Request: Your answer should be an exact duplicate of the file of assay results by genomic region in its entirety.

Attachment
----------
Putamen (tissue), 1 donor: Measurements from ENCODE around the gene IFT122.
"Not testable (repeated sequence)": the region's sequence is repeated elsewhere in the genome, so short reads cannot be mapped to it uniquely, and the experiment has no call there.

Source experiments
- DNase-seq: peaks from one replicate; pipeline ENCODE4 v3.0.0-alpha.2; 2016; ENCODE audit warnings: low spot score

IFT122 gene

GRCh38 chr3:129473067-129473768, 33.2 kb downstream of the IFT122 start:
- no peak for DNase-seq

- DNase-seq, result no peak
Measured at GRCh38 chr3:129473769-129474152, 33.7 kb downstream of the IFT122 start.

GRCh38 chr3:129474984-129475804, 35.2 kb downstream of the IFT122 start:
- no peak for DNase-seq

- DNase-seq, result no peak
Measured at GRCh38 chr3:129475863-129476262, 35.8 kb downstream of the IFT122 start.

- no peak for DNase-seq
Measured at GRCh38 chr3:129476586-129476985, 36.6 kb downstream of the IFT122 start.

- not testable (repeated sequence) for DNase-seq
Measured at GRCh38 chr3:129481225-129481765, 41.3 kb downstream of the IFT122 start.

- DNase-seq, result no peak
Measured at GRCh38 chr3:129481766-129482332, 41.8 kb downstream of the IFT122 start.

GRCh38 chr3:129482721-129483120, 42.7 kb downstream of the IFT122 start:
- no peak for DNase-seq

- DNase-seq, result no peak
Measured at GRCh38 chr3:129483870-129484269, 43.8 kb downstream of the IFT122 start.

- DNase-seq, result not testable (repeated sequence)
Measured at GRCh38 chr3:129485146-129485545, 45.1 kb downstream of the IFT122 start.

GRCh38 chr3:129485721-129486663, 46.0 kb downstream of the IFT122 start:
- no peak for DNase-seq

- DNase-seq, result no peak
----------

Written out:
Putamen (tissue), 1 donor: Measurements from ENCODE around the gene IFT122.
"Not testable (repeated sequence)": the region's sequence is repeated elsewhere in the genome, so short reads cannot be mapped to it uniquely, and the experiment has no call there.

Source experiments
- DNase-seq: peaks from one replicate; pipeline ENCODE4 v3.0.0-alpha.2; 2016; ENCODE audit warnings: low spot score

IFT122 gene

GRCh38 chr3:129473067-129473768, 33.2 kb downstream of the IFT122 start:
- no peak for DNase-seq

- DNase-seq, result no peak
Measured at GRCh38 chr3:129473769-129474152, 33.7 kb downstream of the IFT122 start.

GRCh38 chr3:129474984-129475804, 35.2 kb downstream of the IFT122 start:
- no peak for DNase-seq

- DNase-seq, result no peak
Measured at GRCh38 chr3:129475863-129476262, 35.8 kb downstream of the IFT122 start.

- no peak for DNase-seq
Measured at GRCh38 chr3:129476586-129476985, 36.6 kb downstream of the IFT122 start.

- not testable (repeated sequence) for DNase-seq
Measured at GRCh38 chr3:129481225-129481765, 41.3 kb downstream of the IFT122 start.

- DNase-seq, result no peak
Measured at GRCh38 chr3:129481766-129482332, 41.8 kb downstream of the IFT122 start.

GRCh38 chr3:129482721-129483120, 42.7 kb downstream of the IFT122 start:
- no peak for DNase-seq

- DNase-seq, result no peak
Measured at GRCh38 chr3:129483870-129484269, 43.8 kb downstream of the IFT122 start.

- DNase-seq, result not testable (repeated sequence)
Measured at GRCh38 chr3:129485146-129485545, 45.1 kb downstream of the IFT122 start.

GRCh38 chr3:129485721-129486663, 46.0 kb downstream of the IFT122 start:
- no peak for DNase-seq

- DNase-seq, result no peak